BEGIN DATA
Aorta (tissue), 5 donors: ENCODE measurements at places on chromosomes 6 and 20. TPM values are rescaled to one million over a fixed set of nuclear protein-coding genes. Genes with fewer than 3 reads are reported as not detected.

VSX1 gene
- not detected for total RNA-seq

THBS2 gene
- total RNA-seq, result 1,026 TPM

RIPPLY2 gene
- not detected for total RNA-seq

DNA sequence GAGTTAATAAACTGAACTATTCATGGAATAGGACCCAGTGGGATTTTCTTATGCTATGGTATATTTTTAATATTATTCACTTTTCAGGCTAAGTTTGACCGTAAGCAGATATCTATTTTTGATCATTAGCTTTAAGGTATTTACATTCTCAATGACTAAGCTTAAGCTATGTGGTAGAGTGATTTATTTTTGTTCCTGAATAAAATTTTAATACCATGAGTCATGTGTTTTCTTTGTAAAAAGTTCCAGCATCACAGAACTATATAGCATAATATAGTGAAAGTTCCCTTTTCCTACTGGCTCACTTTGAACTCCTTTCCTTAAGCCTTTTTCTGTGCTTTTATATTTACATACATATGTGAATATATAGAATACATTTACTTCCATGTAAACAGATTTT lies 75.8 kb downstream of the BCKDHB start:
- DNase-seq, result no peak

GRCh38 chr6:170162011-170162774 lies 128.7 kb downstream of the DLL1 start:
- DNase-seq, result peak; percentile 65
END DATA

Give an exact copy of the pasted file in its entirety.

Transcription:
Aorta (tissue), 5 donors: ENCODE measurements at places on chromosomes 6 and 20. TPM values are rescaled to one million over a fixed set of nuclear protein-coding genes. Genes with fewer than 3 reads are reported as not detected.

VSX1 gene
- not detected for total RNA-seq

THBS2 gene
- total RNA-seq, result 1,026 TPM

RIPPLY2 gene
- not detected for total RNA-seq

DNA sequence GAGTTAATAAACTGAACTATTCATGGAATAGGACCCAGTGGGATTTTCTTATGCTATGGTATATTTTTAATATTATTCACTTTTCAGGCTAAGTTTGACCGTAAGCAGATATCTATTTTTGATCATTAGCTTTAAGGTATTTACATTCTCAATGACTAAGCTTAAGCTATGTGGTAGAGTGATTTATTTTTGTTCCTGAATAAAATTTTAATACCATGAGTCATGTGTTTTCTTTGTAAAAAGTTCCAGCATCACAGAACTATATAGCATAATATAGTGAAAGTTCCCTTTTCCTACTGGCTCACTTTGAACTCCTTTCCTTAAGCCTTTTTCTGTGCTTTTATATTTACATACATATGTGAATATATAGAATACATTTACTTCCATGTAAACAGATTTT lies 75.8 kb downstream of the BCKDHB start:
- DNase-seq, result no peak

GRCh38 chr6:170162011-170162774 lies 128.7 kb downstream of the DLL1 start:
- DNase-seq, result peak; percentile 65